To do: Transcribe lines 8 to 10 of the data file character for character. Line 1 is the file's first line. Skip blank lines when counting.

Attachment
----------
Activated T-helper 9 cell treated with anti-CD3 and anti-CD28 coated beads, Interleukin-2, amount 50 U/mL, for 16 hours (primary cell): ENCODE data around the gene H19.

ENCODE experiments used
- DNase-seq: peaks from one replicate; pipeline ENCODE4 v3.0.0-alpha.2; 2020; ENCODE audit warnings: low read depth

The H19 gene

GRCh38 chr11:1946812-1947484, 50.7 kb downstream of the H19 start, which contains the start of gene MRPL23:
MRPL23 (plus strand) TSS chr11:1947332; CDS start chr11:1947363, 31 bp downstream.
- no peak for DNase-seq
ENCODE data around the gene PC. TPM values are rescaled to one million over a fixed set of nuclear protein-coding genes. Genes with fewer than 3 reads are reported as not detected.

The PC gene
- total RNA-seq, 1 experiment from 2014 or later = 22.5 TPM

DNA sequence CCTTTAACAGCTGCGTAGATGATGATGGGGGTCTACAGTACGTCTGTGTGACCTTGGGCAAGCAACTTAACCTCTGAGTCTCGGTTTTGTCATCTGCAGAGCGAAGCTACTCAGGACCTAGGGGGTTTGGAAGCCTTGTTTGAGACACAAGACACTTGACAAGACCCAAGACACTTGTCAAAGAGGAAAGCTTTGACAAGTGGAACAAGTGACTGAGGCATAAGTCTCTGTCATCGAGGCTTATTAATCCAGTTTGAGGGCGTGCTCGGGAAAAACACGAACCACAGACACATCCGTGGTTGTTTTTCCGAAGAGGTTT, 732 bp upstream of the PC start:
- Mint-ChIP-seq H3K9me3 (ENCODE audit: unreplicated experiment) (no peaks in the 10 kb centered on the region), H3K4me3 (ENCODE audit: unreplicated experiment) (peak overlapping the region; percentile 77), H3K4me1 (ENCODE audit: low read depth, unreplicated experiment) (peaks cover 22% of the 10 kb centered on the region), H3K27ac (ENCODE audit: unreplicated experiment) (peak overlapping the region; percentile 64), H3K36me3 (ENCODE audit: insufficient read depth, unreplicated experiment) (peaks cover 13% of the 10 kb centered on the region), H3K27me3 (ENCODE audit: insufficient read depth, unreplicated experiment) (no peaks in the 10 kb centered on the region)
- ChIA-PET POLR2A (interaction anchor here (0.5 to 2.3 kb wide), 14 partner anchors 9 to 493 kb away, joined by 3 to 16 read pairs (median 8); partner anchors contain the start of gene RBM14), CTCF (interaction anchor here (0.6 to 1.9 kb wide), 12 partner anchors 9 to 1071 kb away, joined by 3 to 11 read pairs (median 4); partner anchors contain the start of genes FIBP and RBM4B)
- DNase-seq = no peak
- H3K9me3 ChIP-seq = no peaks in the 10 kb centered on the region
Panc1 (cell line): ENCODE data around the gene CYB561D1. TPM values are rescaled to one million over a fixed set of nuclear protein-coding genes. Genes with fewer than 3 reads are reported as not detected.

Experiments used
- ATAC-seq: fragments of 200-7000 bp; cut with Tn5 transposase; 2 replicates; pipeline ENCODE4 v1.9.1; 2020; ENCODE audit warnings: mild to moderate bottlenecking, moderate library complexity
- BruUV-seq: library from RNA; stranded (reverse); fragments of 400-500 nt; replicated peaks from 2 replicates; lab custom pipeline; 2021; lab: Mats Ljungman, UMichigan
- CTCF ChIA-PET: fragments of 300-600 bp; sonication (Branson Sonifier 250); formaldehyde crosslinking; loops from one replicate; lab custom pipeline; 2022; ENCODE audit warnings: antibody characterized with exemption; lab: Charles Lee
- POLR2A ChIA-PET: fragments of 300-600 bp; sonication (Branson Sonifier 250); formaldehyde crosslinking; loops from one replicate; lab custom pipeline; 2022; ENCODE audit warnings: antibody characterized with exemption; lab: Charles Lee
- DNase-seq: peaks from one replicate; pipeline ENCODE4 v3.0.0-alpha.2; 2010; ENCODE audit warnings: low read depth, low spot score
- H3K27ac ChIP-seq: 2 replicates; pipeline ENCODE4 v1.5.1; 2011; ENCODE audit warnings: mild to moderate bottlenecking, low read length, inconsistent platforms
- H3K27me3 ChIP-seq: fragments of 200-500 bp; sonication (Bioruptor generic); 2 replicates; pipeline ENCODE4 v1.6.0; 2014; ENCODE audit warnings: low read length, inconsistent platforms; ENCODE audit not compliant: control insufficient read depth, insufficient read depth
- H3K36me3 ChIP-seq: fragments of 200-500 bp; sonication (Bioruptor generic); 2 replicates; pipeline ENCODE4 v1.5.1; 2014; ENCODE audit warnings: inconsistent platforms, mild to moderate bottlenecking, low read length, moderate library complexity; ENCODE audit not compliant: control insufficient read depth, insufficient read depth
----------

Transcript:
ENCODE data around the gene PC. TPM values are rescaled to one million over a fixed set of nuclear protein-coding genes. Genes with fewer than 3 reads are reported as not detected.

The PC gene
- total RNA-seq, 1 experiment from 2014 or later = 22.5 TPM